By Reid Spencer, NASCAR Wire Service
Distributed by The Sports Xchange
TALLADEGA, Ala. -- Dale Earnhardt Jr. wasn't happy -- far from it.
That's understandable. In a split second, Earnhardt's hopes for a NASCAR Sprint Cup Series championship were swept away in the final corner at Talladega.
A victim of a 25-car last-lap crash, Earnhardt finished 20th in Sunday's Good Sam Roadside Assistance 500 and fell to 11th in the Chase standings, 51 points behind leader Brad Keselowski and a pocket full of miracles away from his first Cup title.
"If this is what we did every week, I wouldn't be doing it -- I'll just put it to you like that," Earnhardt told reporters after the race. "If this is how we raced every week, I would find another job."
Jeff Gordon dodged the wreck and finished second. Yes, Gordon survived the war of attrition, but that did little to mitigate his aversion to racing at NASCAR's biggest restrictor-plate track.
"That literally is bumper cars at almost 200 miles per hour, and I don't know anybody that likes that," Gordon said.
The Hendrick Motorsports teammates said essentially the same thing, that under the current configuration, cars are forced to race in such close quarters that maneuvering is extraordinarily difficult, if not impossible.
"I remember when coming to Talladega was fun," Gordon said. "I really do, and I haven't experienced that in a long, long time. I don't like coming here. I don't like the type of racing that I have to do . . .
"But I do remember times when the draft and the thought you had to put into it -- the strategy working the draft and the cars in the lines -- was fun. You had some room in between the cars, and you had to use the air instead of the bumper."
Earnhardt's father, seven-time Cup champion Dale Earnhardt Sr., was the master draftsman, the tactician who could "see the air" around the cars and act accordingly. With the competition package at plate tracks today, maneuvering means shoving the car ahead of you and hoping for the best.
"We can't get away from each other, with the bumpers lining up and everybody pushing all the time and spinning each other out," Earnhardt said. "That's no good. It's not working. Somebody needs to change it."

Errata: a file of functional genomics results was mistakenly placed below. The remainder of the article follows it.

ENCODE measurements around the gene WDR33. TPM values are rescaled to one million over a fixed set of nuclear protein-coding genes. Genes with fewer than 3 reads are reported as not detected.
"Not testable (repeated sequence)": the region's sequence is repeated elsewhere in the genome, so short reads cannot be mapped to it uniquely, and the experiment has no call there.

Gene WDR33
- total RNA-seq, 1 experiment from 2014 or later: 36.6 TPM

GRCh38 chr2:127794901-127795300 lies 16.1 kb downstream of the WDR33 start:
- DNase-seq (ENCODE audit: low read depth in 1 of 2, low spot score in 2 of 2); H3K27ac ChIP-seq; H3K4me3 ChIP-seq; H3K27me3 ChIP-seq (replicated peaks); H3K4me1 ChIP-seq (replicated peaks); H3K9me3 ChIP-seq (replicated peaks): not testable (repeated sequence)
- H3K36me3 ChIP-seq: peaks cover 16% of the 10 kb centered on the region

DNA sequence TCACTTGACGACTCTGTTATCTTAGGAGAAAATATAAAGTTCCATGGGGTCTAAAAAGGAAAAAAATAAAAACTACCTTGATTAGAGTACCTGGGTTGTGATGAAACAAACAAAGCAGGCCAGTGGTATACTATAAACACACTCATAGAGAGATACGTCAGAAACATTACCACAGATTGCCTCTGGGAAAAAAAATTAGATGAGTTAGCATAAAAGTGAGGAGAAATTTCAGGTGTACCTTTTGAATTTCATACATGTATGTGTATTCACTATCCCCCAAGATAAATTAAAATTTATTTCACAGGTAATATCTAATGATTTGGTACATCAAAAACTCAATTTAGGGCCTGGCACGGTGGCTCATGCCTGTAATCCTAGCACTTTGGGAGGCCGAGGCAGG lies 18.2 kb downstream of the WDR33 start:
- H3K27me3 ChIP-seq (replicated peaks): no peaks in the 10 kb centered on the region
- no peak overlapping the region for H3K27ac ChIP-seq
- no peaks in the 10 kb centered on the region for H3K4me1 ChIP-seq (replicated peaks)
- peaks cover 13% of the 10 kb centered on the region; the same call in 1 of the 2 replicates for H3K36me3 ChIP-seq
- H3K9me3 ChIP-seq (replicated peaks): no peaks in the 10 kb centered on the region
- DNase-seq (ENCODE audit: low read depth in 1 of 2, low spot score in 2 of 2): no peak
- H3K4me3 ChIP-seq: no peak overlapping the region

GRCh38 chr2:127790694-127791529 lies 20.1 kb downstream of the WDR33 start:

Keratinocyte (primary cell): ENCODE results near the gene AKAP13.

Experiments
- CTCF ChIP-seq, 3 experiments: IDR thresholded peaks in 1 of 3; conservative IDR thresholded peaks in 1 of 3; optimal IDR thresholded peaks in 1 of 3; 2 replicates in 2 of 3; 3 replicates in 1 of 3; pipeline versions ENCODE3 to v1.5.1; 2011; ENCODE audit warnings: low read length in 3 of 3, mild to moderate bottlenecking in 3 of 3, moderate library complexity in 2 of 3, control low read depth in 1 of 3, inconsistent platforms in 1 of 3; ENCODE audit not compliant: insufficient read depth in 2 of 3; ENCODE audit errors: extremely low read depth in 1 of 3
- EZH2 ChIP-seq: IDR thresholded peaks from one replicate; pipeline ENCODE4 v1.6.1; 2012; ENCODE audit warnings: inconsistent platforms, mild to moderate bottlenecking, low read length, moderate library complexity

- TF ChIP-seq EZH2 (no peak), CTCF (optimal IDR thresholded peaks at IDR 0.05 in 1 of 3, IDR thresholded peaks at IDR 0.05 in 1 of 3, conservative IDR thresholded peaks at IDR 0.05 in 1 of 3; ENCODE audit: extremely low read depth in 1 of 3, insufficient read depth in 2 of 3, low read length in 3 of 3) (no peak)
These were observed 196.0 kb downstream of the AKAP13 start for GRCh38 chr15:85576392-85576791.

That "somebody" is NASCAR, and recent tests of the new-generation 2013 cars suggest the new package is headed in the right direction.
Kasey Kahne tested the 2013 Chevrolet SS at Talladega on Wednesday and remarked that the performance characteristics of the new car may lead to some noticeable differences in plate racing. For one thing, the new cars feature shorter spoilers and noses that don't align as comfortably with the rear bumpers -- making the prospect of pushing much more of an adventure.
Aerodynamically, the 2013 cars are different, too. Kahne could feel a difference while drafting in groups of five or six cars.
"I felt like you could get bigger runs on the cars in front of you," Kahne said. "I went from third to the lead out there, because (Jeff) Burton came up behind me -- he didn't hit me, he just came up from behind me.
"I think if you can feel it today with not near as many cars, you'll definitely feel it more when the speeds pick up and you have that many more race cars on the track."
Whether it's possible to return to the drafting of a bygone era remains to be seen, but NASCAR is trying. Over the past two years, the sanctioning body has made a concerted effort to minimize the tandem "love-bug" racing that was a turnoff to the majority of fans.
Before the introduction of the current-generation race car in 2007, Bobby Hamilton, Mark Martin and Earnhardt Jr. won caution-free races at Talladega, in 1997, 2001 and 2002, respectively. Today, the so-called "Big One" at the plate tracks is more than likely. It is inevitable, despite the sort of skill and car control exhibited throughout Sunday's race by the likes of winner Matt Kenseth, Greg Biffle and Gordon, for starters.
The biggest myth may be that, even though drivers don't particularly like the current style of plate racing, fans love it.
"From an entertainment standpoint, they should be lined up out to the highway out there," Gordon said. "That I don't get at all. That makes no sense to me. So there's got to be something more to it. If I'm a race fan, I want to see two- and three-wide racing all day long, passing back and forth. I want to see guys shoving one another.
"I want to see the 'Big One' at the end of the race because guys are being so aggressive, and knowing that is not something that as a fan you could ever imagine putting yourself into and sort of defying danger. Why they're not lined up out to the highway is beyond me -- because I think they should be."
Then why aren't they? Estimated attendance at the fall Talladega race has dropped from 160,000 in 2006 (the year before the Car of Tomorrow debuted) to 88,000 on Sunday, despite the best efforts of the track to provide enhanced amenities and more comfortable seating for the fans.
Blame the economy, if you will, but also recognize that fans are discerning when it comes to the product they are watching. Perhaps the fans feel, as many drivers do, that the balance at plate races has swung more toward randomness and luck and away from the skill required to work the draft at 200 miles per hour.
The 2013 cars could address some of those concerns -- and NASCAR needs to make sure that happens.
(The opinions expressed are solely those of the author.)